Yesterday I walked over to the Centerville Farmers market next to the train station. The Market has shrunk drastically, but there was one vendor selling the carrots and potatoes I wanted -- I bought two pounds of each. Later in the day, I went on errands, including the grocery store, where I bought garlic, two 10-ounce bags of sliced mushrooms, and a 4.6-pound corned beef brisket. No cabbage. I hate cabbage!
The instructions for that roast said that it would take about four hours in the oven, so I got started around noon. Following instructions, I put the brisket in a roasting pan, poured about 1 inch of water into the pan, and spread the spices that came with the brisket over the top. I put it into a 350-degree oven and ignored it for a while.
An hour later, on the top of the stove I started to work on the other part of the package: pea soup. I put the Arrowhead Mills green split peas in with two quarts of water and set it to boiling. I don't have some of the things that I've used in the past like soy sauce and cumin, because I've used up my supplies and I'm not buying any more as part of the draw-down of the household stuff, but I did add oregano and thyme and onion powder to the mix. While that was starting to boil, I cleaned and chopped the carrots and potatoes and set them aside.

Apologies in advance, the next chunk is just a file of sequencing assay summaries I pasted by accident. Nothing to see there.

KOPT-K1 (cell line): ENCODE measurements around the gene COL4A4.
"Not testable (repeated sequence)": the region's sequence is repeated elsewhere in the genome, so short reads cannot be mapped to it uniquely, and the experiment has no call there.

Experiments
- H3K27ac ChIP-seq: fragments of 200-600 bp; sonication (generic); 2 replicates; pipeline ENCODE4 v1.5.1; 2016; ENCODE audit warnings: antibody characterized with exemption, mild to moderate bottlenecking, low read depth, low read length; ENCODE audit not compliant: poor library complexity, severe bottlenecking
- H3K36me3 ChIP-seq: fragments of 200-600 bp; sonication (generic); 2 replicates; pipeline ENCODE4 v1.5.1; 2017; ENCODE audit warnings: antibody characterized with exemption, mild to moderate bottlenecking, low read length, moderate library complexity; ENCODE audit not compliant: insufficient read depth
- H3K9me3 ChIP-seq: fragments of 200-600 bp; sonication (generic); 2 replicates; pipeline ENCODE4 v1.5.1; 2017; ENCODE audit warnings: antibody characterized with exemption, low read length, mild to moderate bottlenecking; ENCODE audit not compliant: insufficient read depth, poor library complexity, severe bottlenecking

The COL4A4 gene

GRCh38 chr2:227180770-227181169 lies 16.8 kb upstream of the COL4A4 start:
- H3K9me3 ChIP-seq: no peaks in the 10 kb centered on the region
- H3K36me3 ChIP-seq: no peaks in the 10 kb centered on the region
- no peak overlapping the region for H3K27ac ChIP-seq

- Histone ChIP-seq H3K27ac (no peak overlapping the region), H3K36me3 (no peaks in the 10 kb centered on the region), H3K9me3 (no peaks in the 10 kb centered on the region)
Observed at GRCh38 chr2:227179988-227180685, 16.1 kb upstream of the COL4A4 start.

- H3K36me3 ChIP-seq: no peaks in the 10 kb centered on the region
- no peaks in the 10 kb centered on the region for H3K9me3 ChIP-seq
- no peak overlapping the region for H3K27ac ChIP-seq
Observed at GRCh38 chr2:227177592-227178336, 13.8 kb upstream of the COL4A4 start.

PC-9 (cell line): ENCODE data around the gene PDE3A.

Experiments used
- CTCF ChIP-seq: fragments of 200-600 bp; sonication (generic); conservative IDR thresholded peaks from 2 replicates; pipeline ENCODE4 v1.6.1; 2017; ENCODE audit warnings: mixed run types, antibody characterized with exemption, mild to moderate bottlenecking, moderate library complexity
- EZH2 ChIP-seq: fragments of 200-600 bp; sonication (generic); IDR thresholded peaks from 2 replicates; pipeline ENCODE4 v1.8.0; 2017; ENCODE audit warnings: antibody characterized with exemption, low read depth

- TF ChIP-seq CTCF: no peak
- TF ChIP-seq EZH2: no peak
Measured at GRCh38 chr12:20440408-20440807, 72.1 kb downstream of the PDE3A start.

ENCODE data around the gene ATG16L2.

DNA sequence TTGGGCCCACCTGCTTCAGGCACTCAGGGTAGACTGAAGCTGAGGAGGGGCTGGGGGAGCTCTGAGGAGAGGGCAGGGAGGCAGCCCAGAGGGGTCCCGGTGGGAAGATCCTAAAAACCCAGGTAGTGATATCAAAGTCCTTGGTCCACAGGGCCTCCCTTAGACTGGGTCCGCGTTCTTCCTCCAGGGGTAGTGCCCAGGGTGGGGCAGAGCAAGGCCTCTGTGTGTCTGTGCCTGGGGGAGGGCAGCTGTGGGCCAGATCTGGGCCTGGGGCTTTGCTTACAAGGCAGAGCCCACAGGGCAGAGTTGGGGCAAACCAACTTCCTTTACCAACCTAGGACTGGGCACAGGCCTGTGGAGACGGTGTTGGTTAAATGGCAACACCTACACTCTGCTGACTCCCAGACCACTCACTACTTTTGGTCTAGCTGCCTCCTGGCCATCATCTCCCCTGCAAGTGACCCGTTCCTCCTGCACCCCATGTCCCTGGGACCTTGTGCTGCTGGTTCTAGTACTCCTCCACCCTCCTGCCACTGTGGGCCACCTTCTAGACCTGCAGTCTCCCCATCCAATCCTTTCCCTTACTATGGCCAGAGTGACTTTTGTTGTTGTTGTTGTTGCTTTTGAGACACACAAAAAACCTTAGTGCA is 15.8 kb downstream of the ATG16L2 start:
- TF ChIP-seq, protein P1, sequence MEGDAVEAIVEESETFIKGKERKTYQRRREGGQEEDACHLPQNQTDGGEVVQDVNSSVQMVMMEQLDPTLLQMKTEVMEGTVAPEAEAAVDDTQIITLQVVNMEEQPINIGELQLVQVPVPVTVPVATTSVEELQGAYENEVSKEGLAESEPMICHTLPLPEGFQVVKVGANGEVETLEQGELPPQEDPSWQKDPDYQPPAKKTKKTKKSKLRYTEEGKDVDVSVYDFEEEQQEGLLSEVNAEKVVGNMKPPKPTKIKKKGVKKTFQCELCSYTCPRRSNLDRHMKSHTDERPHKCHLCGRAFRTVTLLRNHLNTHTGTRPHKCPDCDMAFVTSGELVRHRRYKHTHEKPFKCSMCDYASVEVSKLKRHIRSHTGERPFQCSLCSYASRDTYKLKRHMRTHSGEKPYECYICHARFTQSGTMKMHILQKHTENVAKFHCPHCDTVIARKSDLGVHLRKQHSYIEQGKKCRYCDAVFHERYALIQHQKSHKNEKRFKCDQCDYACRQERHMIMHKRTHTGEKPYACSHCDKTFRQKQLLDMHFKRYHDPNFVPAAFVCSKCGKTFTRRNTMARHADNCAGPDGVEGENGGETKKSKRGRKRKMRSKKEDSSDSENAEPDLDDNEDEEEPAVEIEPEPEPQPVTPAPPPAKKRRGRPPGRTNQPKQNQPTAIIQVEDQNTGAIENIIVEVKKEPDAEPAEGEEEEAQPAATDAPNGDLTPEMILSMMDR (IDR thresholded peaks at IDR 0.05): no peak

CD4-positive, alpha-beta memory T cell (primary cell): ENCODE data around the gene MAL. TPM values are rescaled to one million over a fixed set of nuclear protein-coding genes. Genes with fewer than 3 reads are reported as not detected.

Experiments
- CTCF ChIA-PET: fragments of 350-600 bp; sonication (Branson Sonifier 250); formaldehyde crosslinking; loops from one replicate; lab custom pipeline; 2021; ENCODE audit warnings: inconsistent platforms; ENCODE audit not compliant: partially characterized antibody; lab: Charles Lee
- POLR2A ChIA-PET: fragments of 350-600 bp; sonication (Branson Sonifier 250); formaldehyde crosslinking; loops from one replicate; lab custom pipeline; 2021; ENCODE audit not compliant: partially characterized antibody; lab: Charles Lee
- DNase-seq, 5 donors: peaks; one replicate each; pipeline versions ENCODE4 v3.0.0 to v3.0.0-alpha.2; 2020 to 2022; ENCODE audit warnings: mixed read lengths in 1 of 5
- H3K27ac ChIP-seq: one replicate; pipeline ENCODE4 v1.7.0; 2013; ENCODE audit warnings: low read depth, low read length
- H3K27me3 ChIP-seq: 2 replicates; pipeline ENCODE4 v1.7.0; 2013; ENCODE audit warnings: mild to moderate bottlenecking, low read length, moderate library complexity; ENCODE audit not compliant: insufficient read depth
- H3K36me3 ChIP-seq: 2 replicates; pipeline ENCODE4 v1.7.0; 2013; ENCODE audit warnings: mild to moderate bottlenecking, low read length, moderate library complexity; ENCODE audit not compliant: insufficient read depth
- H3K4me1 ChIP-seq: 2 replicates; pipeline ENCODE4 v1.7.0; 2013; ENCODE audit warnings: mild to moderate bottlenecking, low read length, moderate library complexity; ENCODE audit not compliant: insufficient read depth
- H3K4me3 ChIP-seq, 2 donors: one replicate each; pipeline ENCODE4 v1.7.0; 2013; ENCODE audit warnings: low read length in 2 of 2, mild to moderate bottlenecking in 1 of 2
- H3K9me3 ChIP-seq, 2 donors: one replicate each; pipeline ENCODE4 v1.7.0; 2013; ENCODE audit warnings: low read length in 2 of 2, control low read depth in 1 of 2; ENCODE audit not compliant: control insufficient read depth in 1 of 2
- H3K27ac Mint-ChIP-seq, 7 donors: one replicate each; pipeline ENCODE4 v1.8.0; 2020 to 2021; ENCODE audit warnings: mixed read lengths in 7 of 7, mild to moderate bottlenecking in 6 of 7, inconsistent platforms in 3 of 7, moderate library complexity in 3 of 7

Around this time, I peeled a bunch of garlic and tossed it into the covered roasting pan to go with the corned beef.
After the pea soup had simmered for an hour or so, I added the mushrooms and some of the chopped carrots and potatoes. The rest of the carrots and potatoes went into the roasting pan with the meat, which smelled wonderful.
Another thirty minutes of simmering and the soup was essentially done and the roast was nearing the end of its four hours. I poured the pea soup into the roasting pan with the brisket and left it for another twenty minutes or so at 375 degrees, then turned off the heat and let it cool for half an hour. The brisket was pretty much hidden by the soup, so cutting it apart was a little messy, but I managed to reduce the brisket to bite-size pieces and mix the whole thing together thoroughly. Sometime around 5 PM it was ready to eat.
How was it? Well, I ate three big bowls of it, which is too much and I'm a bad kid, but I liked it. The rest went into storage containers, some of which I am going to freeze because there's so much of this that I need it to keep. It's going to keep me in dinners for most of two weeks.
I expect that my next PG&E bill will show that I've tripled my usual monthly natural gas usage by this experiment in cooking. (I never have to turn on the heat here in this apartment, so I rarely use more than about 1 therm per month.)